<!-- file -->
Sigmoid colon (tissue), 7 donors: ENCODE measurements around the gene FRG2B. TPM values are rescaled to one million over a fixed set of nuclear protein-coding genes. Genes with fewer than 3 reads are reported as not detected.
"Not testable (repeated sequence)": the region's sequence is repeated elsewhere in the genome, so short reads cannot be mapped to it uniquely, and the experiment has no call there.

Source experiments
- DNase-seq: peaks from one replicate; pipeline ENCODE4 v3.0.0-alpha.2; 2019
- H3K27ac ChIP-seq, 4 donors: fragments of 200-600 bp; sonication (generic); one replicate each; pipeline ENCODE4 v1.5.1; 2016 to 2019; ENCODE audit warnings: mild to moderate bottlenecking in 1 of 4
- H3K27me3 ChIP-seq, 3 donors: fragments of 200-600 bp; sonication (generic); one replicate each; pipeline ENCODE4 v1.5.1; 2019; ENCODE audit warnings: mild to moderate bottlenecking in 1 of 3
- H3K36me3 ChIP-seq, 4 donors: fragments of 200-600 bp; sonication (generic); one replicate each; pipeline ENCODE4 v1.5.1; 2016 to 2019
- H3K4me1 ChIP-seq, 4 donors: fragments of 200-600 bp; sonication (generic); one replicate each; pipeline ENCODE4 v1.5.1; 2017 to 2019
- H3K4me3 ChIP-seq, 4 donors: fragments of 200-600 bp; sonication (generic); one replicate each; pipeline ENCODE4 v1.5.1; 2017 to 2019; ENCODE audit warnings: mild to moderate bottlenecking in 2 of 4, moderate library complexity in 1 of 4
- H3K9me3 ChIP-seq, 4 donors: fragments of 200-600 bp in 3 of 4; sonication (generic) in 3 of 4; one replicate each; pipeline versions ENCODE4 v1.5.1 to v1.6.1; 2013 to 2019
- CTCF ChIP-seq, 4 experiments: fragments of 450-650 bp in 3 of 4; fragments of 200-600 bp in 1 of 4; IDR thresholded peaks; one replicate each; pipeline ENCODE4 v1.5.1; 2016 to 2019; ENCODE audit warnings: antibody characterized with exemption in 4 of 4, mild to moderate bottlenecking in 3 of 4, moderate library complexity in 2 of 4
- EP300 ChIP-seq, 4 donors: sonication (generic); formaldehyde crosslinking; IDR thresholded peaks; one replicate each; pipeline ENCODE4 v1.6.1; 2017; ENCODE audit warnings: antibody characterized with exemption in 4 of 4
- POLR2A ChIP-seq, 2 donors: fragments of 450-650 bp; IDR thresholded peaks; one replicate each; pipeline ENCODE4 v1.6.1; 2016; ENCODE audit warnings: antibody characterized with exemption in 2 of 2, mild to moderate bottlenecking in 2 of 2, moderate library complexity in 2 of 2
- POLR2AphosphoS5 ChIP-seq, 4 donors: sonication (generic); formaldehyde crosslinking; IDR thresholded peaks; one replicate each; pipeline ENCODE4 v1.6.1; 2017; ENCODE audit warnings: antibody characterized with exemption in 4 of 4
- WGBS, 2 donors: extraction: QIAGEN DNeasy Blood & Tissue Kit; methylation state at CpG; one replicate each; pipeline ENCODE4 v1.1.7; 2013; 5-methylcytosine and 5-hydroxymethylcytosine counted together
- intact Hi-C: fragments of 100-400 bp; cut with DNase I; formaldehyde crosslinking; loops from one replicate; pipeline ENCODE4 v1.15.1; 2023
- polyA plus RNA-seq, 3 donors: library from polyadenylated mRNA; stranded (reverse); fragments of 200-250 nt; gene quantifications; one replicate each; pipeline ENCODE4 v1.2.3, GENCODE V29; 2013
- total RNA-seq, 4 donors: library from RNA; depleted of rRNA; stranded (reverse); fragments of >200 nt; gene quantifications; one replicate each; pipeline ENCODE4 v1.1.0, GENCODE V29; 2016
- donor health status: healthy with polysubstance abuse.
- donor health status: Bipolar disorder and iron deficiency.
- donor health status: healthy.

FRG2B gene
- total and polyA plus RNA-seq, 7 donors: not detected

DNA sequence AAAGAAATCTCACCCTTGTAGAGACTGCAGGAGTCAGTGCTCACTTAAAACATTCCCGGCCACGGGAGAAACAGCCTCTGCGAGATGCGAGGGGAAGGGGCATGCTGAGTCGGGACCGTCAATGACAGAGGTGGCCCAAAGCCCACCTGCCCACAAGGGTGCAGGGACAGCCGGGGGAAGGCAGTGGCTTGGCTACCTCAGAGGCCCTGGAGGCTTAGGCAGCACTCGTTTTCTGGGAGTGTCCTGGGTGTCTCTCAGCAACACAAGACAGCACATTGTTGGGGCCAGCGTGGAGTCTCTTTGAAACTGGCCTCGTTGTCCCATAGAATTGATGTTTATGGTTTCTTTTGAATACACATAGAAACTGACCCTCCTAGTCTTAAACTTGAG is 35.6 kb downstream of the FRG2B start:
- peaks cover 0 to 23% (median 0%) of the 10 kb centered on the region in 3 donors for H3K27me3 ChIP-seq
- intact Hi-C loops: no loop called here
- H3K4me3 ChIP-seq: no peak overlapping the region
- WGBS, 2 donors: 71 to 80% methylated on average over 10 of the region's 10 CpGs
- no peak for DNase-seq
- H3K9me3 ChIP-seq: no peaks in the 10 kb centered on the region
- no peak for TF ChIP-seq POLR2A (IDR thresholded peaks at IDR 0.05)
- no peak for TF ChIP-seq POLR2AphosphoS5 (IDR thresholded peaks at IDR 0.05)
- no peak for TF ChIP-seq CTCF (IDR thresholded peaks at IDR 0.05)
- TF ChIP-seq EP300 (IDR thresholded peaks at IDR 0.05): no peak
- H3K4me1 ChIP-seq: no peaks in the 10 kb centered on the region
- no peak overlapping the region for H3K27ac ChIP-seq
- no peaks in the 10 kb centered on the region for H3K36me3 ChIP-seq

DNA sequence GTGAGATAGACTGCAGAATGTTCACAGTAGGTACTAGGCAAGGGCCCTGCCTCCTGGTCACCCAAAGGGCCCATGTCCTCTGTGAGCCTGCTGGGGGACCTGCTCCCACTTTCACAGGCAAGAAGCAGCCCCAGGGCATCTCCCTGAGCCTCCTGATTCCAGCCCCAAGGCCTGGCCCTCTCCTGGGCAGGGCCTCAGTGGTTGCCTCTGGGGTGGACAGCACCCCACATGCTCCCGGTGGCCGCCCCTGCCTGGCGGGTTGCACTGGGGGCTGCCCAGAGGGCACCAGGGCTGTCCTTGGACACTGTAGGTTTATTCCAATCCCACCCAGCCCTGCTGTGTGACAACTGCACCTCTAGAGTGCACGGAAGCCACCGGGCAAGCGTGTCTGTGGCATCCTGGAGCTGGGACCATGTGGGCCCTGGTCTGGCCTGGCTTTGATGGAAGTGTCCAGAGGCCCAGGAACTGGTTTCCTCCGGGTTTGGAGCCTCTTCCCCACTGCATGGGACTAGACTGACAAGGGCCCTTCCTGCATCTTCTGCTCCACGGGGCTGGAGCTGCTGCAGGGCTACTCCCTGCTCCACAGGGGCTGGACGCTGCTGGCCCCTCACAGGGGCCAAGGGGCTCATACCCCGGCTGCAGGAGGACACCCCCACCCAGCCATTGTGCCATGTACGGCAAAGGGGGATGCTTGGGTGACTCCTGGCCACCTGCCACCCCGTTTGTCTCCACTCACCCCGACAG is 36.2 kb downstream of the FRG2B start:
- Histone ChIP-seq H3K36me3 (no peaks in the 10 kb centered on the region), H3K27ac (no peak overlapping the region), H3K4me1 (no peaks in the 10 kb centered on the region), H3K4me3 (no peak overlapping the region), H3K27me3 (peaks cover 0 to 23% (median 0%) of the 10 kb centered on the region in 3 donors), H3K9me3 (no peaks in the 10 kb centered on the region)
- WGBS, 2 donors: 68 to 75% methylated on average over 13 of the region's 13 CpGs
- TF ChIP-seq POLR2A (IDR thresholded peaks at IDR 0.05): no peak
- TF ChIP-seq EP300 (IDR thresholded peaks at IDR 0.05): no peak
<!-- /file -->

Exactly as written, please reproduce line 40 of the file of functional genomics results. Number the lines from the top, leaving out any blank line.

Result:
- WGBS, 2 donors: 68 to 75% methylated on average over 13 of the region's 13 CpGs